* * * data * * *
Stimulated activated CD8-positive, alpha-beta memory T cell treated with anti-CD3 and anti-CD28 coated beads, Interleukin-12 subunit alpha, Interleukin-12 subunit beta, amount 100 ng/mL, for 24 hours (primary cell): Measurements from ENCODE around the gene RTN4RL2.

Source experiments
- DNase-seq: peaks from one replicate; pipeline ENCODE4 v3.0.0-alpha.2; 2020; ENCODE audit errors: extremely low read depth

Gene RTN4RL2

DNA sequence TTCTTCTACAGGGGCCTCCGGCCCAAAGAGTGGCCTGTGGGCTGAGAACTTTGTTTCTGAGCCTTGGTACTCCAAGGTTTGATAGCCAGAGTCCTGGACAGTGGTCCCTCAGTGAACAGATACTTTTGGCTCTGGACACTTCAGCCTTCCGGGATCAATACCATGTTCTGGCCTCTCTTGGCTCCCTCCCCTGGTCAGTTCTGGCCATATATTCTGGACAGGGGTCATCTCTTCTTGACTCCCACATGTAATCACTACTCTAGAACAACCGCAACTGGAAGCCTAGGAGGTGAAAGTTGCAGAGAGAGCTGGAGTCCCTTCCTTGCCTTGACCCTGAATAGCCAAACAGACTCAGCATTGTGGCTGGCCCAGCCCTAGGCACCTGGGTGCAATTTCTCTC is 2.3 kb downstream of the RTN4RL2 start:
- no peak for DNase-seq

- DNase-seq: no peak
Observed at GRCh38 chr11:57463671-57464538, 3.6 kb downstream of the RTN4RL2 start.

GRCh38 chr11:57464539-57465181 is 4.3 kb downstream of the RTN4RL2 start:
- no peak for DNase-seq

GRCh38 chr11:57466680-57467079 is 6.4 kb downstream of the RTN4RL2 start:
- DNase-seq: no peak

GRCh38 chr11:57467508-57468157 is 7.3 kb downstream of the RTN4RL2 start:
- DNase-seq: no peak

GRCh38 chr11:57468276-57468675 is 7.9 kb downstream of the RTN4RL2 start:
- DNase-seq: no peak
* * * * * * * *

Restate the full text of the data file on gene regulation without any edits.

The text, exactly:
Stimulated activated CD8-positive, alpha-beta memory T cell treated with anti-CD3 and anti-CD28 coated beads, Interleukin-12 subunit alpha, Interleukin-12 subunit beta, amount 100 ng/mL, for 24 hours (primary cell): Measurements from ENCODE around the gene RTN4RL2.

Source experiments
- DNase-seq: peaks from one replicate; pipeline ENCODE4 v3.0.0-alpha.2; 2020; ENCODE audit errors: extremely low read depth

Gene RTN4RL2

DNA sequence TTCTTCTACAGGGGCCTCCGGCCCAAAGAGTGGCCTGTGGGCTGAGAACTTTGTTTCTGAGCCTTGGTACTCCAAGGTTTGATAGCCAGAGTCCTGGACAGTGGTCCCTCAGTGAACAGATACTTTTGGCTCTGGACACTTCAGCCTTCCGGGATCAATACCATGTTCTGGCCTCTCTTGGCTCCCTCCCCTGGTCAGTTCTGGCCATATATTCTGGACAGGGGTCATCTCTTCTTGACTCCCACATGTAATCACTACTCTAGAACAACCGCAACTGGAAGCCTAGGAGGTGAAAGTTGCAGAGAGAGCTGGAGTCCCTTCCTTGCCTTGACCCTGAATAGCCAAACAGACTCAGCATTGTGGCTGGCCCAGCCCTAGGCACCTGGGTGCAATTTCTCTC is 2.3 kb downstream of the RTN4RL2 start:
- no peak for DNase-seq

- DNase-seq: no peak
Observed at GRCh38 chr11:57463671-57464538, 3.6 kb downstream of the RTN4RL2 start.

GRCh38 chr11:57464539-57465181 is 4.3 kb downstream of the RTN4RL2 start:
- no peak for DNase-seq

GRCh38 chr11:57466680-57467079 is 6.4 kb downstream of the RTN4RL2 start:
- DNase-seq: no peak

GRCh38 chr11:57467508-57468157 is 7.3 kb downstream of the RTN4RL2 start:
- DNase-seq: no peak

GRCh38 chr11:57468276-57468675 is 7.9 kb downstream of the RTN4RL2 start:
- DNase-seq: no peak